Q. Which of the following statements, if true, could be seen as not contradicting the arguments in the passage?

Solution:

► Option A: "new urbanism seeks to... Although motivated by good intentions, such attempts to create places rich in meaning are perhaps bound to disappoint." The author says new urbanism that tries to induce sense of place is bound to fail. Since there is no mention of clients, irrespectively new urbanism is going to fail. Hence, it is contradicting the author.

► Option B: "His 1974 book set forth a wide-ranging exploration of how the emotive ties with the material environment vary greatly from person to person and in intensity, subtlety, and mode of expression." This option is contradicting the passage yet again.

► Option C: The author lists out three ways of experiencing topophilia but doesn't emphasize about any one way. Hence, even though not contradictory, this option is factually misquoting the passage.

► Option D: "Topophilia connotes a positive relationship, but it often is useful to explore the darker affiliations between people and place. Patriotism, literally meaning the love of one’s terra patria or homeland.." Clearly, the author has a negative intonation when he says "darker affiliation". He presents patriotism as a darker manifestation of topophilia.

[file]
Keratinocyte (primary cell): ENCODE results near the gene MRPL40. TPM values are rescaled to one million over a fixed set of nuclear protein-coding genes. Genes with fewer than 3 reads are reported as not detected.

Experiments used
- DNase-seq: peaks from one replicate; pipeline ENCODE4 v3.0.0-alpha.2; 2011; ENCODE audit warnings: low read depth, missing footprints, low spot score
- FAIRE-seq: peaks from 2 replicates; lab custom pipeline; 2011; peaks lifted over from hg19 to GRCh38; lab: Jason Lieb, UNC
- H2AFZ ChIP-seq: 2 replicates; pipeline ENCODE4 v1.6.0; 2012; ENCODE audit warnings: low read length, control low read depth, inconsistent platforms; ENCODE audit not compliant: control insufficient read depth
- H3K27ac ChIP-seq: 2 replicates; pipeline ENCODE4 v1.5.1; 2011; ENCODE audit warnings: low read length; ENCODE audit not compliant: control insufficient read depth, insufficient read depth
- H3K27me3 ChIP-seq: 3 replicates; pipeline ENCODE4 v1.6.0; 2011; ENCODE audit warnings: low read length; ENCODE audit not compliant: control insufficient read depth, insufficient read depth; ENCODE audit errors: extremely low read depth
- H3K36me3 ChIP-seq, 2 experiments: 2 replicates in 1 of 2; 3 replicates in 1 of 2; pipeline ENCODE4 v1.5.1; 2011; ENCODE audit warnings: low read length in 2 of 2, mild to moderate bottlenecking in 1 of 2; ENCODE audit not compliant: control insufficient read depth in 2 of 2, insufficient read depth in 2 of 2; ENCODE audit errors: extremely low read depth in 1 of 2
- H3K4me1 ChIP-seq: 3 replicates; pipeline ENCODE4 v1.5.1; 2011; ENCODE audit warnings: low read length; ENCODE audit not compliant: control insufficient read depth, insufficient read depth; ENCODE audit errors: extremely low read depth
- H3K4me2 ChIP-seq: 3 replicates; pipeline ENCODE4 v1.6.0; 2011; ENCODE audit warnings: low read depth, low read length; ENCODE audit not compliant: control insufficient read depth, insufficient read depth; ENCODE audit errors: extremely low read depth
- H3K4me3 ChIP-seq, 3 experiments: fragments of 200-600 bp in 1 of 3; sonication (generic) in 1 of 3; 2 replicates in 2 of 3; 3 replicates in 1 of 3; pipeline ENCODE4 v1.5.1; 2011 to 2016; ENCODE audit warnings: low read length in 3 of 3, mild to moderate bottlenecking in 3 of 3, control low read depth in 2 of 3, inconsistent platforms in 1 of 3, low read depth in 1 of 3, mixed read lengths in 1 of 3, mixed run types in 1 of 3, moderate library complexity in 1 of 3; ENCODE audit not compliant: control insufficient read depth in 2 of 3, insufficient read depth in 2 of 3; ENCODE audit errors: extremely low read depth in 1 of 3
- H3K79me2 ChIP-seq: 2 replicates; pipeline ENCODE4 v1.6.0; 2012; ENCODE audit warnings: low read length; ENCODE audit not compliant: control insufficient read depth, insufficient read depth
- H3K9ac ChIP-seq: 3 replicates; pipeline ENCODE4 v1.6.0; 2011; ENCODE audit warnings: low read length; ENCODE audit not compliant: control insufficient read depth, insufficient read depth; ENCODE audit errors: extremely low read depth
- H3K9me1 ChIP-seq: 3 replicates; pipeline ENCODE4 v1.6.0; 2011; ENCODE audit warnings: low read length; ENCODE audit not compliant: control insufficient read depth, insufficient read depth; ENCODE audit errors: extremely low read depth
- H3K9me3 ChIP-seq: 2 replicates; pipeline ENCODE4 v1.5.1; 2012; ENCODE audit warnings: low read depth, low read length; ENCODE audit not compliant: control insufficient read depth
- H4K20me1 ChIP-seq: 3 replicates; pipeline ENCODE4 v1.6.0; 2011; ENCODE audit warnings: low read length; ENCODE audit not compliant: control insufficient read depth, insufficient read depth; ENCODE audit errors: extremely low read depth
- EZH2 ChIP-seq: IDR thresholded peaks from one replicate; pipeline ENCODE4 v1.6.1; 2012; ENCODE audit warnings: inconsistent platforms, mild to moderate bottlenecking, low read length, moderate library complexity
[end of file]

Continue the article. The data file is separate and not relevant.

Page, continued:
Hence, this statement is correct and does not contradict the author. Hence option D is correct.

QUESTION: 15

Instructions: The passage given below is followed by a question. Choose the most appropriate answer.

"Free of the taint of manufacture" - that phrase, in particular, is heavily loaded with the ideology of what the Victorian socialist William Morris called the "anti-scrape", or an anticapitalist conservationism (not conservatism) that solaced itself with the vision of a preindustrial golden age. In Britain, folk may often appear a cosy, fossilised form, but when you look more closely, the idea of folk -who has the right to sing it, dance it, invoke it, collect it, belong to it or appropriate it for political or cultural ends - has always been contested territory.